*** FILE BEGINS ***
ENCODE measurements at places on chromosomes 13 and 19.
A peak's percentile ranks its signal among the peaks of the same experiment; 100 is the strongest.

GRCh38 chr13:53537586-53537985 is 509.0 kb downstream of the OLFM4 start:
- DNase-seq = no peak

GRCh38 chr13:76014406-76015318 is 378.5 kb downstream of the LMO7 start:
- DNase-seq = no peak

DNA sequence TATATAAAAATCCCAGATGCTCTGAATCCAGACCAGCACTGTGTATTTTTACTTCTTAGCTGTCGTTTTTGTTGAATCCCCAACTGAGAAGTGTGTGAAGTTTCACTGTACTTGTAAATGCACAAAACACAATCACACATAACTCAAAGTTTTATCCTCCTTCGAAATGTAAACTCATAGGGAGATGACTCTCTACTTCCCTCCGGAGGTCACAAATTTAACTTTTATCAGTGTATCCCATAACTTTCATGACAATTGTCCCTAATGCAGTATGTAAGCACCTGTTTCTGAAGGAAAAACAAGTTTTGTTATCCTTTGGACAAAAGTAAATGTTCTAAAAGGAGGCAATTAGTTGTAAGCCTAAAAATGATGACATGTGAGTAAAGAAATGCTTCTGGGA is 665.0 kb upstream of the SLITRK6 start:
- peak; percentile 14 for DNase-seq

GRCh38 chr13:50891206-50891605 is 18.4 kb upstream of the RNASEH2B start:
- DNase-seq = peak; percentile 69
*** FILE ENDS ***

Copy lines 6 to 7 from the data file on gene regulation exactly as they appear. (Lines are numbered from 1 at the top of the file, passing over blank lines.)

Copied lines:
- DNase-seq = no peak

DNA sequence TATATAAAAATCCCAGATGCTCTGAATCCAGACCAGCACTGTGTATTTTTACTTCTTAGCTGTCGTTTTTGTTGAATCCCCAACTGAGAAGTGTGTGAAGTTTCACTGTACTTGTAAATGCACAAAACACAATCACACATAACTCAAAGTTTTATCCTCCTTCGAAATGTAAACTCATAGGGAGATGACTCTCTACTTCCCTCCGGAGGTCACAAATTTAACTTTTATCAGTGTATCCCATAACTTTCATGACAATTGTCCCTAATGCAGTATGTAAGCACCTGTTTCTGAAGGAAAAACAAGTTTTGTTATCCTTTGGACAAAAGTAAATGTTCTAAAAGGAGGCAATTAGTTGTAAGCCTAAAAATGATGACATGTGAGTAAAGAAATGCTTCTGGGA is 665.0 kb upstream of the SLITRK6 start: